Context: Atherosclerosis is a systemic pro-inflammatory and pro-oxidative disease, accounting for approximately a third of deaths globally. It has been proposed that omega-3s, through their antioxidant and anti-inflammatory properties, mitigate atherosclerotic disease progression. However, due to the systemic pro-inflammatory and pro-oxidative state of atherosclerosis, it is proposed that patients with atherosclerotic disease may have higher omega-3 requirements than the average requirement, due to increased nutrient utilization in anti-inflammatory and anti-oxidant processes. Objective: The aim of this review was to determine what dose and duration of omega-3 supplementation is required to reach a therapeutic blood level of omega-3s (eicosapentaenoic acid ≥150 mg/mL or omega-3 index ≥8%) in people with chronic atherosclerotic disease. Data Sources: This systematic review comprehensively searched MEDLINE, Emcare, Scopus, and CINAHL using key search terms for atherosclerotic disease, omega-3, supplementation, and blood levels of omega-3s. Data Extraction: Two reviewers independently screened 529 randomized controlled trials (RCTs) supplementing omega-3s in patients with chronic atherosclerotic disease. Data Analysis: In total, 25 journal articles from 17 original RCTs were included and assessed quantitatively. Supplementation at 1.8 g to 3.4 g per day for a 3-month–6-month duration, and at 4.4 g and above for as little as 1 month–6 months were identified as the most effective dosage ranges for increasing blood levels of omega-3s to therapeutic levels in people with atherosclerotic disease. Conclusions: Consideration should be given to routine omega-3 supplementation and to increasing the omega-3 dietary recommendations and upper limits of daily intake to improve clinical outcomes and reduce the risk of cardiac mortality in this population.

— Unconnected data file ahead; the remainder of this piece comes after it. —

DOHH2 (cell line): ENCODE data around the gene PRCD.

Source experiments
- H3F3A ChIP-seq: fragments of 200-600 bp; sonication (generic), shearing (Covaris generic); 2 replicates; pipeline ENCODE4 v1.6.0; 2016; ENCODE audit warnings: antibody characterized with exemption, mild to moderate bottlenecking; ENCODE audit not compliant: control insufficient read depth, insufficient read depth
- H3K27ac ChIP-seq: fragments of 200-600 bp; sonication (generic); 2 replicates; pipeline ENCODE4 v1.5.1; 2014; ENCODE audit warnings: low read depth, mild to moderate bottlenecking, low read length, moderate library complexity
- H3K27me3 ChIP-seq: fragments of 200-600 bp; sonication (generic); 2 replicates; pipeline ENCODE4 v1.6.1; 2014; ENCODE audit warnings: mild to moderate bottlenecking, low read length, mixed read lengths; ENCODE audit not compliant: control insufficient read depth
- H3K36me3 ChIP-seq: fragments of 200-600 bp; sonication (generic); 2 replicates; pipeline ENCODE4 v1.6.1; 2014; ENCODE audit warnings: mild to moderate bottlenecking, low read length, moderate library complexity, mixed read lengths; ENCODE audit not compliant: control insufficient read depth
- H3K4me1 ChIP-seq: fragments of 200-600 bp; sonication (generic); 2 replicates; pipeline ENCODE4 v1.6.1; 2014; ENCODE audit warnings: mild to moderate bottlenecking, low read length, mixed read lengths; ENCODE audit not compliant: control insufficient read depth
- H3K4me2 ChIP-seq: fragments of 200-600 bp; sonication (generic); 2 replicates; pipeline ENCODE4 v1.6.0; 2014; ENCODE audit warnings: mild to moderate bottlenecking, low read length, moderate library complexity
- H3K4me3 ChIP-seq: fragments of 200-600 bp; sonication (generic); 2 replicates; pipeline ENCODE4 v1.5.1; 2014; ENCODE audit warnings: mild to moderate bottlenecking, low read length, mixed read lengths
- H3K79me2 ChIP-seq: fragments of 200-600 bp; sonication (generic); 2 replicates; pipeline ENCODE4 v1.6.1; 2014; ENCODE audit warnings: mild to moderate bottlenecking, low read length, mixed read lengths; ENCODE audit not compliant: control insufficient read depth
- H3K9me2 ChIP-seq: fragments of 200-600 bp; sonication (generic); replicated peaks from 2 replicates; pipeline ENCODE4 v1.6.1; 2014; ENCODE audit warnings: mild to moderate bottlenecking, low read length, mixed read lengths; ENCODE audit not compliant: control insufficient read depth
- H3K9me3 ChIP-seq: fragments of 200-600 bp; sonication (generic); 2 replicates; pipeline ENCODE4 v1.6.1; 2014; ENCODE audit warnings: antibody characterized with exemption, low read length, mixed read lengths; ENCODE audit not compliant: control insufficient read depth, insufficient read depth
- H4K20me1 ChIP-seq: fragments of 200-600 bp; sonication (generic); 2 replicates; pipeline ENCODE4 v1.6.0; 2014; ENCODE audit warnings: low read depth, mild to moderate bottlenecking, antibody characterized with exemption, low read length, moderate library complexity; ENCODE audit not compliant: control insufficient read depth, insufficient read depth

- Cardiovascular disease
- cardiovascular disease